Part of the joy of modern day, digital imaging is the hours of fun you can have in the days, weeks, and months after the initial images were taken, in Photoshop or your favorite editing packaging. Mostly, this involves making corrections, removing particulates in the water (backscatter), and perhaps removing your fellow divers’ bubbles or limbs, or indeed, your fellow divers entirely. Conversion to monochrome tends to be rare, yet with some images it can work very well.
Capturing the color of the underwater world is, in most cases, a priority for underwater photographers; we don’t spend huge sums of money money on powerful flash guns for nothing after all. In some cases, though, there are some strong subjects that look really great in black and white.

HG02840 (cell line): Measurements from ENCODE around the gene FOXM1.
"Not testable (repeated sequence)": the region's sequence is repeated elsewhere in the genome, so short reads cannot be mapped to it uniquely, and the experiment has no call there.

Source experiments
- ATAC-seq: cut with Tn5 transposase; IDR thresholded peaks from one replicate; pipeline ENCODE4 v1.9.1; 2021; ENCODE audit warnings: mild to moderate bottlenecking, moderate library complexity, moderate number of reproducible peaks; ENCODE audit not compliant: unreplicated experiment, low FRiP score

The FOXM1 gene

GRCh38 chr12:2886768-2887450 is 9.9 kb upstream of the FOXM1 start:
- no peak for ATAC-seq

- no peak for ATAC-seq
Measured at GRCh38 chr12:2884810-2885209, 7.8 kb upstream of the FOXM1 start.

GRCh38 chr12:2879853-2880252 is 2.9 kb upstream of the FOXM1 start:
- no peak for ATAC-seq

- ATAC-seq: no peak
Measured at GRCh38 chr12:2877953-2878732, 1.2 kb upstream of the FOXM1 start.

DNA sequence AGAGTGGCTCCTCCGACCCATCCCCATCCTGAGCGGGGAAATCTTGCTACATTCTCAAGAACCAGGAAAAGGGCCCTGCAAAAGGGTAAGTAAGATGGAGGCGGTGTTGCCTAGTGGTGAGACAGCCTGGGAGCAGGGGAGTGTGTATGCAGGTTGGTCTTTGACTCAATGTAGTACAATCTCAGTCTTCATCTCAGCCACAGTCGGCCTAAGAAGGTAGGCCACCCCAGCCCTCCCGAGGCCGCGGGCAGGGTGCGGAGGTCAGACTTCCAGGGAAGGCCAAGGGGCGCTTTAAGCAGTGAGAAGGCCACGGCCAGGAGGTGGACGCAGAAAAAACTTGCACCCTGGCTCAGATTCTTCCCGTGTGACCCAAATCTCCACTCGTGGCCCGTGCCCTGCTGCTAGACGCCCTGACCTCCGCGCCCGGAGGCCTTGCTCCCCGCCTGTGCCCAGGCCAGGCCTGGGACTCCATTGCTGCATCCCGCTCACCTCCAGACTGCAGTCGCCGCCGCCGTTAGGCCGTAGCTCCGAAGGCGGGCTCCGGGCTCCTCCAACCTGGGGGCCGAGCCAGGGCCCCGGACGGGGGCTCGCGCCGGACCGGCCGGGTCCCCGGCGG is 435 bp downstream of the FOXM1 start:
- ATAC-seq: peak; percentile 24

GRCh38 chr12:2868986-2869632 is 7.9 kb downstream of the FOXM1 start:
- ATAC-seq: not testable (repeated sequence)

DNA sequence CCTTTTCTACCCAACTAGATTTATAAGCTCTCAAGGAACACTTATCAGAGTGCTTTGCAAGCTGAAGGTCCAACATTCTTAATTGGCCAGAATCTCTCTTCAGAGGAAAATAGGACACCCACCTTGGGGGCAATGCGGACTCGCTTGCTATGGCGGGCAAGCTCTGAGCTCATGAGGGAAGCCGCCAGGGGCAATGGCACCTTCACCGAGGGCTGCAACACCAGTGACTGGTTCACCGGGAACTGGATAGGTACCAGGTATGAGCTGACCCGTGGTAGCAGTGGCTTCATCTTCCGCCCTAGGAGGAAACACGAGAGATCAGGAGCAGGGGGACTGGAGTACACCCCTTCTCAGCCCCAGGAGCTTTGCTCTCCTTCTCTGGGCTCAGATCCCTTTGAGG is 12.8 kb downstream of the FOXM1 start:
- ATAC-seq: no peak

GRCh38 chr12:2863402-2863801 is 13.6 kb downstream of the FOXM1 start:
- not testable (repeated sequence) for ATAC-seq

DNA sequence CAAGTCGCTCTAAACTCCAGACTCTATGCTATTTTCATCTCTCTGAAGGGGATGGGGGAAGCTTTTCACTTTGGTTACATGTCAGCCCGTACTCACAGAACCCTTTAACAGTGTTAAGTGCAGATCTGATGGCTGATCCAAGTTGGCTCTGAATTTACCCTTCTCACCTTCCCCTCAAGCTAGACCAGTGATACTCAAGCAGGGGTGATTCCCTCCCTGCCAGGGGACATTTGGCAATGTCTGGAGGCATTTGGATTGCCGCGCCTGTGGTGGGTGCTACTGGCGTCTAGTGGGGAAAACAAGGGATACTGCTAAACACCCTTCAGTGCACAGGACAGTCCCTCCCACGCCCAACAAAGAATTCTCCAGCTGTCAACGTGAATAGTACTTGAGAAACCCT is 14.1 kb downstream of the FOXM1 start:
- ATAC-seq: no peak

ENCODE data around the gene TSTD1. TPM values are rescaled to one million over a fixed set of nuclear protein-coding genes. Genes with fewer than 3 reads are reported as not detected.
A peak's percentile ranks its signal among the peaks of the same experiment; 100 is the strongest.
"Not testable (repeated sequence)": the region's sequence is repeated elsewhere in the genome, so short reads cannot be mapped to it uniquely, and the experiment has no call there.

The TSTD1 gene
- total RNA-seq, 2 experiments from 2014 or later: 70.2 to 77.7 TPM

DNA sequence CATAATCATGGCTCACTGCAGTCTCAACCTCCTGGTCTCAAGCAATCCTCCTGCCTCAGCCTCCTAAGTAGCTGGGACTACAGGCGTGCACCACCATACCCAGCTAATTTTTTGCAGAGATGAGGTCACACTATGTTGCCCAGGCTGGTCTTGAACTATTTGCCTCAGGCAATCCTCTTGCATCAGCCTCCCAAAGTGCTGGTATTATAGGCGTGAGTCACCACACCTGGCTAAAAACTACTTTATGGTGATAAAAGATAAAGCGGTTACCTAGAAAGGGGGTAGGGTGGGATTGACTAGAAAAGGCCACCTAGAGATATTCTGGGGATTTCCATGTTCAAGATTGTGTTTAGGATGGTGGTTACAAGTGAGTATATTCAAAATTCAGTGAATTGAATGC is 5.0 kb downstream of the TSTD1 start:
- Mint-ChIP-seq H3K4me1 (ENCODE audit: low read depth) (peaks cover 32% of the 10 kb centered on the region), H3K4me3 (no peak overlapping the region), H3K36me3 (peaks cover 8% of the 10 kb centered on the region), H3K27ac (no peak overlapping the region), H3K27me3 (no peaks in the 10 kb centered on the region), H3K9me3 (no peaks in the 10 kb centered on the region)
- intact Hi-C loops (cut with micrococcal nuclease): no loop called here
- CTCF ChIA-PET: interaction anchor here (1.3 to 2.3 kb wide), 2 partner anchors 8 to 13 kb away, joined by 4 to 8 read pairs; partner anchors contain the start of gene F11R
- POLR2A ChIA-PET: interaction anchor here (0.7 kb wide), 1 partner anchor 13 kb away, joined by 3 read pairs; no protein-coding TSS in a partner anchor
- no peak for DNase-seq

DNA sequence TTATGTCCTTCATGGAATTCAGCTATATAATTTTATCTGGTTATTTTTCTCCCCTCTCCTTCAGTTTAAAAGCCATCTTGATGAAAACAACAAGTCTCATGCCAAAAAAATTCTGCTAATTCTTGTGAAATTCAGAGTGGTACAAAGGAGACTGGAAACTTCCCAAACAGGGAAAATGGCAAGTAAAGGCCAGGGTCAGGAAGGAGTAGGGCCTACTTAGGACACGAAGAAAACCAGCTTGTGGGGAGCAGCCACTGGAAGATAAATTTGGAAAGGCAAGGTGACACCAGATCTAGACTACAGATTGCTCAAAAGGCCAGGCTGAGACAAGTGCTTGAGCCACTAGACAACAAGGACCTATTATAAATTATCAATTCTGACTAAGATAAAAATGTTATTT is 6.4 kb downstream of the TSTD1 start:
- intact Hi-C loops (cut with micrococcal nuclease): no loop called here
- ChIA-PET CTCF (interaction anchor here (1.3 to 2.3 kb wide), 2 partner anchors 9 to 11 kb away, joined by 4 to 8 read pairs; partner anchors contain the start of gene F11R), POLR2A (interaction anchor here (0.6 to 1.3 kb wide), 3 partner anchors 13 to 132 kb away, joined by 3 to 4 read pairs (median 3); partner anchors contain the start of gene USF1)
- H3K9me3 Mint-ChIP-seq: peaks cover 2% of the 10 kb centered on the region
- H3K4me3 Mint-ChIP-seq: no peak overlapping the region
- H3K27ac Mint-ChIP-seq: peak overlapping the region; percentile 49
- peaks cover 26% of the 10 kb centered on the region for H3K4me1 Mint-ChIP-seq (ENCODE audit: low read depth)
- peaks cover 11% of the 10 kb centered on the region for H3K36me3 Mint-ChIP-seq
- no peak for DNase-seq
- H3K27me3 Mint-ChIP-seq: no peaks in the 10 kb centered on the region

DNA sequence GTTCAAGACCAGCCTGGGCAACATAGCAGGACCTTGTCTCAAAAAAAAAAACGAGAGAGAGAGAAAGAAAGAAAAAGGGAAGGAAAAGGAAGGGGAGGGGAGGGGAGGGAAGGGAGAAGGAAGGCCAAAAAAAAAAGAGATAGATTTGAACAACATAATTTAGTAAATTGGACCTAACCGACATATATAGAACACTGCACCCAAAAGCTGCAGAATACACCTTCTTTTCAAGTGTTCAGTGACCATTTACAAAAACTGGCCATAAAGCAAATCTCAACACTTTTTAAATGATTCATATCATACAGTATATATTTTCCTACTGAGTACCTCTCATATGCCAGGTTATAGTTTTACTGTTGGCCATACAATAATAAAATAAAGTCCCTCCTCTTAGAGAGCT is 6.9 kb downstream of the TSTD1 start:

In these first images I’ve chosen lionfish portraits for conversion. Having bold patterns, in this case with strong patterns between the stripes, allows you to tweak the settings to enhance that contrast and to emphasize those wonderful stripes. I used the red slider in Photoshop’s black and white conversion menu to make the red component darker. I also used the blue slider to significantly darken the background.
In this image of a scorpion fish, I’ve emphasized the contrast even more to bring out the pattern and texture even further. Perhaps one of the most obvious and well-known fish with a great deal of contrast are clowns.
I can imagine that this shot will divide opinion, but I do feel there is something pleasing about that bold slash of white that strikes through the center of the image. Tweaking the red and orange sliders will darken or lighten the clowns’ body color.